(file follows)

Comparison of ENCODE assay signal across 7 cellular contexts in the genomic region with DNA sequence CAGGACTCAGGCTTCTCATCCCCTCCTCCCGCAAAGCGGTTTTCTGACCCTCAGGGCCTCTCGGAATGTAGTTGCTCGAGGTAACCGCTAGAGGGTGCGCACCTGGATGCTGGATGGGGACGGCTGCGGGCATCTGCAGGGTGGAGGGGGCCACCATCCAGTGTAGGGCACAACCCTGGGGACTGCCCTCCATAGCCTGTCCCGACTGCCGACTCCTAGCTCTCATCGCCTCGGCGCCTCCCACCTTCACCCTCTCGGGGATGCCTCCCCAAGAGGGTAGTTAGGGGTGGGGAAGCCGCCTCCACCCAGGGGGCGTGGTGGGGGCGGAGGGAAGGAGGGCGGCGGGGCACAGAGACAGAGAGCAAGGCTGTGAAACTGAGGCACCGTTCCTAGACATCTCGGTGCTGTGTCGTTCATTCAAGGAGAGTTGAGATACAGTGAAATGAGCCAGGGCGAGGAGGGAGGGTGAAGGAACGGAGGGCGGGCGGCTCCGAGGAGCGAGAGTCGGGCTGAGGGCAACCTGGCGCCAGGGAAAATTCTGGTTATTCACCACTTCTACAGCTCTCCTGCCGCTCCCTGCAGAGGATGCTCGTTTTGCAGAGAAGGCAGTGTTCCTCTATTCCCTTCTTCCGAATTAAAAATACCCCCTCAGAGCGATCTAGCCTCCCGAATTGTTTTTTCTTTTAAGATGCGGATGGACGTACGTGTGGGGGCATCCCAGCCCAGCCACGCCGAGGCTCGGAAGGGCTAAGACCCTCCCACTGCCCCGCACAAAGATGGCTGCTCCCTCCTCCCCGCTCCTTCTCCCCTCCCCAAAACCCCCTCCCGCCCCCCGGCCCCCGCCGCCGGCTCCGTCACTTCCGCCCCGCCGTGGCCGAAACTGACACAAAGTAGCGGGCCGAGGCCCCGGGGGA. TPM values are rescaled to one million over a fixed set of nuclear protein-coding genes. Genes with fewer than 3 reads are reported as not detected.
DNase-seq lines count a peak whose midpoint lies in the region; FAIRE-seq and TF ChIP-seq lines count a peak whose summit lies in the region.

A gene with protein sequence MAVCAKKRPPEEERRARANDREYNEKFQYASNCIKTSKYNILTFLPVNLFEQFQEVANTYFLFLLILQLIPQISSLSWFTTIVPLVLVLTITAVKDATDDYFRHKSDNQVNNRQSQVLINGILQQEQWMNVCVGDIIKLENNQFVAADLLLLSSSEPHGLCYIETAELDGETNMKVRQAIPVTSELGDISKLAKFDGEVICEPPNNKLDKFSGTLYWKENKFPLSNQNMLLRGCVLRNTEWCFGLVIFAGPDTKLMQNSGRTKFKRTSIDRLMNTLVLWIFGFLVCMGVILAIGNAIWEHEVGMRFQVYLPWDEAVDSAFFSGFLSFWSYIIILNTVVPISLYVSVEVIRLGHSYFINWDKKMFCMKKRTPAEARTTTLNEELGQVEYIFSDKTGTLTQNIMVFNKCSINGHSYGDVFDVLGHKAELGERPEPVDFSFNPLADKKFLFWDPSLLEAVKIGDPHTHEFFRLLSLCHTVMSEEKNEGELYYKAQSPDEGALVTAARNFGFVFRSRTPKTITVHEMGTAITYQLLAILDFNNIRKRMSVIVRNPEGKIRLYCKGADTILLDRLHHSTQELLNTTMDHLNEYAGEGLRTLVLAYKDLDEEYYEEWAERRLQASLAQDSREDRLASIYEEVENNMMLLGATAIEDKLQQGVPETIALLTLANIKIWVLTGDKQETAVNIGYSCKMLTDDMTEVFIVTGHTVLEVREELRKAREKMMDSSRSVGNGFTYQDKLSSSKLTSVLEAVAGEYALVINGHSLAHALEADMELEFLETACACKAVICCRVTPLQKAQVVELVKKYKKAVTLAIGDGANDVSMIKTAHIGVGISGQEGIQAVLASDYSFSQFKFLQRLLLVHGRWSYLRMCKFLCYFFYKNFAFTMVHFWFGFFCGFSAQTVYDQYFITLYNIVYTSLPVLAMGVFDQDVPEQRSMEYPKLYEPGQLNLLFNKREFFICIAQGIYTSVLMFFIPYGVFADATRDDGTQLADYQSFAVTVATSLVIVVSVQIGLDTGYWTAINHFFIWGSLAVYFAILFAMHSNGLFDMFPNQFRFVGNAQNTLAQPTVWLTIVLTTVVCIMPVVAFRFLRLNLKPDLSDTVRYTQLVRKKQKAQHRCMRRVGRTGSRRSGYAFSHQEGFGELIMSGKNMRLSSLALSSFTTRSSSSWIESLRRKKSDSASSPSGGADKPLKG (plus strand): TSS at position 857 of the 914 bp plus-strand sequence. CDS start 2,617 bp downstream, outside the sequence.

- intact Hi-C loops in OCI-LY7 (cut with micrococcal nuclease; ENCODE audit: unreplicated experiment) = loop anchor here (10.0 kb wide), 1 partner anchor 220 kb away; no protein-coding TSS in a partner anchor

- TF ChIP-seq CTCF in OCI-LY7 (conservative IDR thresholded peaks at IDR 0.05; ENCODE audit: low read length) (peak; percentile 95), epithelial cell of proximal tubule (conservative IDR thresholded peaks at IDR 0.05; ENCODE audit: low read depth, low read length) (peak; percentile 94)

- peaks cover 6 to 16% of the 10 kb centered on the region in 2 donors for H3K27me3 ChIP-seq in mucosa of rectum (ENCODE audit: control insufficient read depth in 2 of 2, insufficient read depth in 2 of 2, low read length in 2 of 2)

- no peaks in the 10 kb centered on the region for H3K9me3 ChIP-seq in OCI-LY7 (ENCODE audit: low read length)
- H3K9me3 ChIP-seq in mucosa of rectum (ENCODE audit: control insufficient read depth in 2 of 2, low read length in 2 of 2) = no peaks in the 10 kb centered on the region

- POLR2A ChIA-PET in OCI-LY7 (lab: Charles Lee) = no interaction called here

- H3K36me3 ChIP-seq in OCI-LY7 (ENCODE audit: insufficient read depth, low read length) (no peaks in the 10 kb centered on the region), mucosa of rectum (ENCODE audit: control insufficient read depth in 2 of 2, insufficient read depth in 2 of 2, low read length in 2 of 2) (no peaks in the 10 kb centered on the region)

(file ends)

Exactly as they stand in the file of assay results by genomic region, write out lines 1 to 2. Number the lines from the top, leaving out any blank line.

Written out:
Comparison of ENCODE assay signal across 7 cellular contexts in the genomic region with DNA sequence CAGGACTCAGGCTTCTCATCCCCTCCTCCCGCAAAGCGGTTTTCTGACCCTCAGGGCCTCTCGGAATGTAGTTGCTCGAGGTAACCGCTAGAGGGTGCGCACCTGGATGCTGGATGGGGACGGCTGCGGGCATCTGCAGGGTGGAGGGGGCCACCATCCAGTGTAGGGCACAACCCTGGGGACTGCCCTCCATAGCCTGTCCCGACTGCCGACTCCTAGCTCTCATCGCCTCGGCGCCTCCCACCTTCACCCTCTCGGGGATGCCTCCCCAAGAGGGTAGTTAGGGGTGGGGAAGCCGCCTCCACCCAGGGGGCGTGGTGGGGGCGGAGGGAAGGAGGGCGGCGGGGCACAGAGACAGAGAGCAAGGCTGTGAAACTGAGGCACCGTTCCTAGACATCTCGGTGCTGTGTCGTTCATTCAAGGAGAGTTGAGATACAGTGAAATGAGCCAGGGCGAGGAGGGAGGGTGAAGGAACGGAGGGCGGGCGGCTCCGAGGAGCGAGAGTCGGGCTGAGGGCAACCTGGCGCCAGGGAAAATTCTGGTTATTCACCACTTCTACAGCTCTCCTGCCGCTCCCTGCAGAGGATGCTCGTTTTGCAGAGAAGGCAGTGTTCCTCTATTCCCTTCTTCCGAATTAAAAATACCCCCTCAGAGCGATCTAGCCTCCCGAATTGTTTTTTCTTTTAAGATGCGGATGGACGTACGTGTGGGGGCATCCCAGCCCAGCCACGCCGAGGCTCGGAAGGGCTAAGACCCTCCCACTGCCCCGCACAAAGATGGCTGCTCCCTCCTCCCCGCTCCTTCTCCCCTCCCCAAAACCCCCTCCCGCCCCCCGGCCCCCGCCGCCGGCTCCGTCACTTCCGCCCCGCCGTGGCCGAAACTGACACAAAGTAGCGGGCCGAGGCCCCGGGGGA. TPM values are rescaled to one million over a fixed set of nuclear protein-coding genes. Genes with fewer than 3 reads are reported as not detected.
DNase-seq lines count a peak whose midpoint lies in the region; FAIRE-seq and TF ChIP-seq lines count a peak whose summit lies in the region.